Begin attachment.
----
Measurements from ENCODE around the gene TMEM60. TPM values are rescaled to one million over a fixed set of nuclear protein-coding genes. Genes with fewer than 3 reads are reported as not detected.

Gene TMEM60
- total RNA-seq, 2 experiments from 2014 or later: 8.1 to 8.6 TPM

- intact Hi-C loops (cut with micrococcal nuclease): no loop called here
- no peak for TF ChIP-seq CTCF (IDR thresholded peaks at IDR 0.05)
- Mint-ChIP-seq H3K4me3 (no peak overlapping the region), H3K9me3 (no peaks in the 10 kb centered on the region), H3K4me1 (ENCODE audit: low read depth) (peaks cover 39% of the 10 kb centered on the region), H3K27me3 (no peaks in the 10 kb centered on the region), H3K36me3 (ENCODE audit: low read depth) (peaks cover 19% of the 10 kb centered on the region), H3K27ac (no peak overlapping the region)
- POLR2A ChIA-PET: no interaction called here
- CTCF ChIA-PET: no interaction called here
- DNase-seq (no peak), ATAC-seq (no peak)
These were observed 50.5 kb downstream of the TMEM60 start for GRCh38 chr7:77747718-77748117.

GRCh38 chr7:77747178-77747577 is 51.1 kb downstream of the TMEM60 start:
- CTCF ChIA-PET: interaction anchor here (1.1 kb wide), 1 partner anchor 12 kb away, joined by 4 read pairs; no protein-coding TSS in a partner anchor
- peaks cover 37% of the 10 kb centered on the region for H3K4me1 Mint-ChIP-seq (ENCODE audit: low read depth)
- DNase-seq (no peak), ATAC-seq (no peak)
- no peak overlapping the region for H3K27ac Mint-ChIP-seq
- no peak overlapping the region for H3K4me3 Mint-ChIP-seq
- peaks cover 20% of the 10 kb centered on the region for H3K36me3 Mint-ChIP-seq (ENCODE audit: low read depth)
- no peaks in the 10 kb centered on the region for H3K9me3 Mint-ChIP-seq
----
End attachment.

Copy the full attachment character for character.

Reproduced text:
Measurements from ENCODE around the gene TMEM60. TPM values are rescaled to one million over a fixed set of nuclear protein-coding genes. Genes with fewer than 3 reads are reported as not detected.

Gene TMEM60
- total RNA-seq, 2 experiments from 2014 or later: 8.1 to 8.6 TPM

- intact Hi-C loops (cut with micrococcal nuclease): no loop called here
- no peak for TF ChIP-seq CTCF (IDR thresholded peaks at IDR 0.05)
- Mint-ChIP-seq H3K4me3 (no peak overlapping the region), H3K9me3 (no peaks in the 10 kb centered on the region), H3K4me1 (ENCODE audit: low read depth) (peaks cover 39% of the 10 kb centered on the region), H3K27me3 (no peaks in the 10 kb centered on the region), H3K36me3 (ENCODE audit: low read depth) (peaks cover 19% of the 10 kb centered on the region), H3K27ac (no peak overlapping the region)
- POLR2A ChIA-PET: no interaction called here
- CTCF ChIA-PET: no interaction called here
- DNase-seq (no peak), ATAC-seq (no peak)
These were observed 50.5 kb downstream of the TMEM60 start for GRCh38 chr7:77747718-77748117.

GRCh38 chr7:77747178-77747577 is 51.1 kb downstream of the TMEM60 start:
- CTCF ChIA-PET: interaction anchor here (1.1 kb wide), 1 partner anchor 12 kb away, joined by 4 read pairs; no protein-coding TSS in a partner anchor
- peaks cover 37% of the 10 kb centered on the region for H3K4me1 Mint-ChIP-seq (ENCODE audit: low read depth)
- DNase-seq (no peak), ATAC-seq (no peak)
- no peak overlapping the region for H3K27ac Mint-ChIP-seq
- no peak overlapping the region for H3K4me3 Mint-ChIP-seq
- peaks cover 20% of the 10 kb centered on the region for H3K36me3 Mint-ChIP-seq (ENCODE audit: low read depth)
- no peaks in the 10 kb centered on the region for H3K9me3 Mint-ChIP-seq